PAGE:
Unlike Uttar Pradesh, sugar mills in Maharashtra are starting off the 2020-21 sugarcane crushing season with a clean slate after having cleared 99.51 per cent farmer dues.
As on September 30, mills that were to pay Rs 14,055.27 crore to their farmers in lieu of cane purchased have effected payment of Rs 14,099.42 crore with some mills paying more than the government stipulated Fair and Remunerative Price (FRP) to their growers.
In Uttar Pradesh, however, mills have paid farmers only Rs 27,451.05 crore with dues to the tune of Rs 8,447.10 crore.
For the 2019-20 season, 145 mills in Maharashtra had crushed 550.29 lakh tonne (lt) of cane. Under the Sugarcane Control Order 1966, mills are stipulated to pay the FRP within 14 days of delivery of cane at the mill gate. The average FRP for Maharashtra (net of harvesting and transportation charges) works out to be Rs 2,150 per tonne of cane.
At the start of the next season, mills have cleared almost all their farmer dues. Some mills have paid in excess of their FRP to the tune of Rs 113.66 crore, according to the sugar commissioner’s office.
Of the 145 mills that have taken season, 134 have cleared 100 per cent dues with just 11 mills reporting cumulative dues of Rs 69.51 crore.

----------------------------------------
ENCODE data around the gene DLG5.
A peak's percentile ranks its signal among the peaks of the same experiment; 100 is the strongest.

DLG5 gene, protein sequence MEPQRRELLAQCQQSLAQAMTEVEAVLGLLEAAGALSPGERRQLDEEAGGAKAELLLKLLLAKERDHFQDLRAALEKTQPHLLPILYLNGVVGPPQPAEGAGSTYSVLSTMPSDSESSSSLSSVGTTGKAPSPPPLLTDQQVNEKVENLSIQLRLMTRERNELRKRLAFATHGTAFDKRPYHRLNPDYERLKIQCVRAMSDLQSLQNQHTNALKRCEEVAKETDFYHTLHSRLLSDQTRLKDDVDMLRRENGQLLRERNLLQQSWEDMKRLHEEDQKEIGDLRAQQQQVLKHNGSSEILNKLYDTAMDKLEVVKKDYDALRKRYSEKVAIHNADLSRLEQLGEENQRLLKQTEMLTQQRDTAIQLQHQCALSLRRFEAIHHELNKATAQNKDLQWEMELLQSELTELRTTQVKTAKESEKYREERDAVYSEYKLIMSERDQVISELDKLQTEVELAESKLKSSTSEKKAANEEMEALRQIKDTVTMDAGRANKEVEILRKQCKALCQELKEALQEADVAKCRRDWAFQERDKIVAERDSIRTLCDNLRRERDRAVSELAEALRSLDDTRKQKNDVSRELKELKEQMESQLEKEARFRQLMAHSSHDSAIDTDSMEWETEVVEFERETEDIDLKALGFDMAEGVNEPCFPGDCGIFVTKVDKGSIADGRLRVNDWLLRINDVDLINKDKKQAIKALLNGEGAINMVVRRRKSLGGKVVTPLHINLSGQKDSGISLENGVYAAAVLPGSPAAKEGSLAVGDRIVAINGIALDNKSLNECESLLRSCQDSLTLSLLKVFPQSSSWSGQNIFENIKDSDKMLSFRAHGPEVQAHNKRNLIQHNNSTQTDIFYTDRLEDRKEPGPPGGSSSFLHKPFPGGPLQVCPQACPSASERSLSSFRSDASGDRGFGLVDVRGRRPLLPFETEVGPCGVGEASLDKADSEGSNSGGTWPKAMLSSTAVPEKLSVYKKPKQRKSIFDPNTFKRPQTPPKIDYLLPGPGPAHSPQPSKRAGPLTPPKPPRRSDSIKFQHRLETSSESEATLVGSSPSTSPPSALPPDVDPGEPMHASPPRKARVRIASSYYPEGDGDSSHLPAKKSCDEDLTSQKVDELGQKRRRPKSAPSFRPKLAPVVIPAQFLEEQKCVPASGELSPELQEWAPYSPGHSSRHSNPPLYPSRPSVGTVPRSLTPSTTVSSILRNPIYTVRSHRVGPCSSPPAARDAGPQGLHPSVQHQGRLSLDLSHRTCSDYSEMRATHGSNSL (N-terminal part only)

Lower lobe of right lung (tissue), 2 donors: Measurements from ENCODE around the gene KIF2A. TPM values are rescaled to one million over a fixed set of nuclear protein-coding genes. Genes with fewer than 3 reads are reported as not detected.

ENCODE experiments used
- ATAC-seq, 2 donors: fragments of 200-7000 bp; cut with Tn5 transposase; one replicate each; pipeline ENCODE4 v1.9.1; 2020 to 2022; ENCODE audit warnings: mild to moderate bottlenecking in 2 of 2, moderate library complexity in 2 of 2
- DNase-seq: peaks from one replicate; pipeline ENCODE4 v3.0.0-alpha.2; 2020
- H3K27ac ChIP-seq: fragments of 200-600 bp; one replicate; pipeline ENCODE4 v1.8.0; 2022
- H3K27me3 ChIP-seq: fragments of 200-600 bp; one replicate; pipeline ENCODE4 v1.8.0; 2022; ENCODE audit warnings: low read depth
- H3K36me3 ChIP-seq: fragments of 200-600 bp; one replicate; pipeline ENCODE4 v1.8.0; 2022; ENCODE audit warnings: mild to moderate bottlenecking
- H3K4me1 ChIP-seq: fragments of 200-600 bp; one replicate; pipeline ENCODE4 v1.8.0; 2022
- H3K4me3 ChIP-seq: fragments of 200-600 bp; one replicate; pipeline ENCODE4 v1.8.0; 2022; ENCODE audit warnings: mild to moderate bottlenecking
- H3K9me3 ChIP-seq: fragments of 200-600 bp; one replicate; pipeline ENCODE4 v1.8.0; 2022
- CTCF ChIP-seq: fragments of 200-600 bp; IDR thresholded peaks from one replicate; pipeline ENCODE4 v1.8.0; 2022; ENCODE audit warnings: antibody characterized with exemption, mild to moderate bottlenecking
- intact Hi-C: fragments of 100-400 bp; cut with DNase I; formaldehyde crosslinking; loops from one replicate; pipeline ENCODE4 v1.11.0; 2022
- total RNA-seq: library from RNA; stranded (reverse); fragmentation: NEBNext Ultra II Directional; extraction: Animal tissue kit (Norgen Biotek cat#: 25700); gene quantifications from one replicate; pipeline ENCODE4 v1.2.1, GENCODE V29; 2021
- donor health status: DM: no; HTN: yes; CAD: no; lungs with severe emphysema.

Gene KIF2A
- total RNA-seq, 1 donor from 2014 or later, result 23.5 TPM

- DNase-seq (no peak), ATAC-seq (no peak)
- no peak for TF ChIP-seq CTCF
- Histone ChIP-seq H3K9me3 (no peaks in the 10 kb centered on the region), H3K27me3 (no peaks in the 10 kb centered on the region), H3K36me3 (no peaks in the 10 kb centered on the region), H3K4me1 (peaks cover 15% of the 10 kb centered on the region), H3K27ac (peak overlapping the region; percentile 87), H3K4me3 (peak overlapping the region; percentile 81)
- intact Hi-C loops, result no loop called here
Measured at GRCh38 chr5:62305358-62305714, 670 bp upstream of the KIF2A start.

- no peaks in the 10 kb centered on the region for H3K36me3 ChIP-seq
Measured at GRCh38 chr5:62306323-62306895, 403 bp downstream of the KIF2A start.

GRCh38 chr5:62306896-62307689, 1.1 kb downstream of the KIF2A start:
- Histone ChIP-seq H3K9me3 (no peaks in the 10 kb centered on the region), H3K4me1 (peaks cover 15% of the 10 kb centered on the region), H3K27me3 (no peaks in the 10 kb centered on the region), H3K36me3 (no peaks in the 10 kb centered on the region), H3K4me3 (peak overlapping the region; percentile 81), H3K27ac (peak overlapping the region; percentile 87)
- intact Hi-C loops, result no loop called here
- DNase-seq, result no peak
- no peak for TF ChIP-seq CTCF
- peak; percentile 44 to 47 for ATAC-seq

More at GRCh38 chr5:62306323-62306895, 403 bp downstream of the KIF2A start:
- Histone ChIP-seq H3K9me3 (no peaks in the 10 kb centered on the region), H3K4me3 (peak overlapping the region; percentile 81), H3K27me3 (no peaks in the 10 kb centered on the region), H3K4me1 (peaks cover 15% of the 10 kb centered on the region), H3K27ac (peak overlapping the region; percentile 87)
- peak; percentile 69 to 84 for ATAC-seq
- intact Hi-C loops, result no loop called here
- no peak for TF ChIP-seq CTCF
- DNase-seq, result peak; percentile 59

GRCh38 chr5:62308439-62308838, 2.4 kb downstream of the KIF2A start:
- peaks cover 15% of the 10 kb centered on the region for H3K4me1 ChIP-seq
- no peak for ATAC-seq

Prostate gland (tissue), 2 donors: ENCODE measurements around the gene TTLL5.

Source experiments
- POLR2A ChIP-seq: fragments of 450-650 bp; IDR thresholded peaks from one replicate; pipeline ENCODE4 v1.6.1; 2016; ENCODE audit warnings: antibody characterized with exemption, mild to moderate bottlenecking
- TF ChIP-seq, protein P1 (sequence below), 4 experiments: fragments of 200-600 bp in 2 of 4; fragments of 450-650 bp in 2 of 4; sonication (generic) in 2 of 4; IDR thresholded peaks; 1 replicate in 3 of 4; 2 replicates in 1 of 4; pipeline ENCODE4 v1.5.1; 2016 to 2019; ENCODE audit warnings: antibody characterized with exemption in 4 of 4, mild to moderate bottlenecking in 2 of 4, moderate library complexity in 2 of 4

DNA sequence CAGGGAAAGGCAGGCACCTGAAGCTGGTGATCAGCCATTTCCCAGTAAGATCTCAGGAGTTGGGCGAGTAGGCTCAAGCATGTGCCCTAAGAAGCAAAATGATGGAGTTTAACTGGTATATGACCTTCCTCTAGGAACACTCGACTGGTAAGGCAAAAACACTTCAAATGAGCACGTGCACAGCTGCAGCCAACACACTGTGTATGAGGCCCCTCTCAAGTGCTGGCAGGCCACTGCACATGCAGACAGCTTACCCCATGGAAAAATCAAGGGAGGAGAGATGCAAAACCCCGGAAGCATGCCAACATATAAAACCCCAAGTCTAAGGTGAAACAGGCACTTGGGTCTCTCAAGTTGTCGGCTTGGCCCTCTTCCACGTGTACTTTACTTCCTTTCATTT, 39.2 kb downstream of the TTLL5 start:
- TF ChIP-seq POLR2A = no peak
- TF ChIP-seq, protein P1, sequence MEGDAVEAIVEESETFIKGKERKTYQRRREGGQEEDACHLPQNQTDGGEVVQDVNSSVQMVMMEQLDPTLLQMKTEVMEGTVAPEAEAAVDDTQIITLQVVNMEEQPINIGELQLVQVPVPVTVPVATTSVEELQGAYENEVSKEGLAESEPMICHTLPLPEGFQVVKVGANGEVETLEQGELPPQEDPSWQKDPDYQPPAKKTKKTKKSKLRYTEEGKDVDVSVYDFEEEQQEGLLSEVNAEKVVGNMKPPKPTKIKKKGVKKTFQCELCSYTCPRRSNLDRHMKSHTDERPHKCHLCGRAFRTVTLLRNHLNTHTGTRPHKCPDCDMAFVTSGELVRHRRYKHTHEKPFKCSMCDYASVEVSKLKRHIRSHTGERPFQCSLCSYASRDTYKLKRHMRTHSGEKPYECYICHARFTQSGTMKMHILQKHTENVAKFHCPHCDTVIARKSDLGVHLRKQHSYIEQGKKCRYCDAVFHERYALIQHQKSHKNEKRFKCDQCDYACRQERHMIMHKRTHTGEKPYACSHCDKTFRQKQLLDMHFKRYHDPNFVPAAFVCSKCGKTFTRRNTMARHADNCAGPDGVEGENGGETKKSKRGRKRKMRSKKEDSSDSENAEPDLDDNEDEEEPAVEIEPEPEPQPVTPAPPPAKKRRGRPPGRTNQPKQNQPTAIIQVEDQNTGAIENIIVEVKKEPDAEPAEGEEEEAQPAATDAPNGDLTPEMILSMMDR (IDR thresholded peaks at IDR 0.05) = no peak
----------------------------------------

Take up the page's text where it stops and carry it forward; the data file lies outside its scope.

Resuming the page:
Sugar Commissioner Shekhar Gaikwad told The Indian Express that mills are being issued crushing licence only if they have cleared the previous season’s dues. “Till date, we have received 160 applications and online crushing licence has been granted to 46 mills,” he said.
Balasaheb Patil, the minister of cooperation, had earlier declared that the state’s crushing season will start on October 15 but most mills are now expecting a delayed start. The sugar commissioner’s office says that at least 25-30 mills are expected to start on the scheduled date with most mills starting towards the end of October.
Maharashtra is expected to crush 900 lt of cane this season and produce over 100 lt of sugar.
Even before the start of the season, the industry had been urged to divert a substantial portion of its cane for production of ethanol. Former Union agriculture minister Sharad Pawar had urged mills to divert at least 25 per cent of the standing cane for production of ethanol. Last season, Maharashtra was given a target of 78 crore litres of production but due to paucity of cane, mills had produced only 28 crore litres ethanol. This year, as against the target of 108 crore litres, mills are expected to produce 125-150 crore litres of the fuel additive.
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